The 65th annual National Book Awards were held on November 19 at Cipriani Wall Street, in a ceremony emceed by Daniel Handler (aka Lemony Snicket). Publishers, editors, agents, writers, and other members of the industry all gathered to celebrate the winners of the award, one of the most prestigious in American literature.

Jacqueline Woodson won the award in young people’s literature, the first prize of the night, for Brown Girl Dreaming (Penguin/Nancy Paulsen Books), a memoir in verse. In her acceptance speech, Woodson told the audience, “I love how much love there is in the world of young adult and children’s literature.”

Pulitzer Prize–winner and former U.S. Poet Laureate Louise Glück took home the poetry award for her collection Faithful and Virtuous Night (FSG). Glück, who had been shortlisted for the prize three previous times, was “astonished” to have won this year, and said that her work “would not exist without the work of the other finalists.”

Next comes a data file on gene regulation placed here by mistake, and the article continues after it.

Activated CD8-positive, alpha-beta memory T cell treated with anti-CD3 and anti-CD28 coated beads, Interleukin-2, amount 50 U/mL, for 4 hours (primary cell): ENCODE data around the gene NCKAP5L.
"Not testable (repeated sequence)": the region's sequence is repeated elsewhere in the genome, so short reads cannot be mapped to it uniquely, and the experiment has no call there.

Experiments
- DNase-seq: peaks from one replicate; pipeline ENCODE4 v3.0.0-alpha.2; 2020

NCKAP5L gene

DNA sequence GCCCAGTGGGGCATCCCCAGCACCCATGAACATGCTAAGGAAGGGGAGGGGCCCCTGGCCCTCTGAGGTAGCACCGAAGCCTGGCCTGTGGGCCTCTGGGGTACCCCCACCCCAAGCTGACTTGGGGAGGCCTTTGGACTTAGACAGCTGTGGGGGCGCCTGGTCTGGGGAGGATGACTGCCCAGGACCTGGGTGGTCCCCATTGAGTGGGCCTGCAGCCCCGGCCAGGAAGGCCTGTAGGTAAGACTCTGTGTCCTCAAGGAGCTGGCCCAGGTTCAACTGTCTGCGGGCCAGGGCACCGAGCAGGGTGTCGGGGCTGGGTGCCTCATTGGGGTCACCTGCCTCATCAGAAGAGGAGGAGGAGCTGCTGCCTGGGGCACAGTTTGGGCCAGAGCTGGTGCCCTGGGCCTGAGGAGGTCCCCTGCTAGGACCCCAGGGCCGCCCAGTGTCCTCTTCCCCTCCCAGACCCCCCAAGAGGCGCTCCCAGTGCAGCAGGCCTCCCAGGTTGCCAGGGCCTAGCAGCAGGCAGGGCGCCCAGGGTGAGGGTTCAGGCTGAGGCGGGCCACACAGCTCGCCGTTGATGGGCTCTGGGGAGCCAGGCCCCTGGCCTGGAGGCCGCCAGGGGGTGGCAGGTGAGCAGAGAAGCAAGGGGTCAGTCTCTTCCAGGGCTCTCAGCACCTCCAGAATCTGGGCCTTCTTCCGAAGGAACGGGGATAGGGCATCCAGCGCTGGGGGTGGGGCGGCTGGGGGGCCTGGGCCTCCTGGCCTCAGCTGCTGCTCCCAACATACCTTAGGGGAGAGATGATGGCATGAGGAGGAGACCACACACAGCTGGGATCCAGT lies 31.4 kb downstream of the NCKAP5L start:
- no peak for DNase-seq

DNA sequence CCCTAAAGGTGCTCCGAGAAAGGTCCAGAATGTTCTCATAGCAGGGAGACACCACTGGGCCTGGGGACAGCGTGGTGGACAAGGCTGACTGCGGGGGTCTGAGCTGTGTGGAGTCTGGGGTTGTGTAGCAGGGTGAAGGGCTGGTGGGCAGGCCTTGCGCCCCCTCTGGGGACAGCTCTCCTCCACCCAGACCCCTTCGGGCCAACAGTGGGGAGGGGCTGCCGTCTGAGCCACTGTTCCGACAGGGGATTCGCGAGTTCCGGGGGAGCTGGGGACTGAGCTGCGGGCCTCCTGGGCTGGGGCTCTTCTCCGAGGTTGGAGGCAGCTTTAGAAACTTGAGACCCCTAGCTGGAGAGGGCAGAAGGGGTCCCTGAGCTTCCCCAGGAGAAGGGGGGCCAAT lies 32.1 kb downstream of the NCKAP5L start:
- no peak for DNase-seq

Evan Osnos took home the nonfiction prize for Age of Ambition, a journalistic exploration of contemporary China. In his speech, Osnos thanked the people who spoke with him there, who “live in a place where it’s very dangerous to be honest.”

The fiction award went to Phil Klay for his debut story collection, Redeployment (Penguin Press), which grapples with the war in Afghanistan. Klay, a veteran of the U.S. Marine Corps, said, “I can’t think of a more important conversation to be having. War is too strange to be processed alone.”

In addition to the awards honoring the year’s best titles, children’s author Mary Pope Osborne presented the Foundation’s Literarian Award for Outstanding Service to the American Literary Community to Kyle Zimmer, cofounder of the nonprofit First Book, which distributes new books to children in need.

Neil Gaiman presented the 2014 Medal for Distinguished Contribution to American Letters, the foundation’s lifetime achievement award, to Ursula K. Le Guin. In her remarks, Le Guin made a plea to her fellow writers not to make “commodities” out of books. “We live in capitalism,” said Le Guin. “Its power seems inescapable.... Any human power can be resisted and changed by human beings. Resistance and change often begin in art, and very often in our art—the art of words.”

In the days following the event, Handler came under attack for comments made after Woodson’s acceptance, which many deemed racist. He issued an apology, and made a financial contribution to the We Need Diverse Books campaign (go to for more coverage of this story).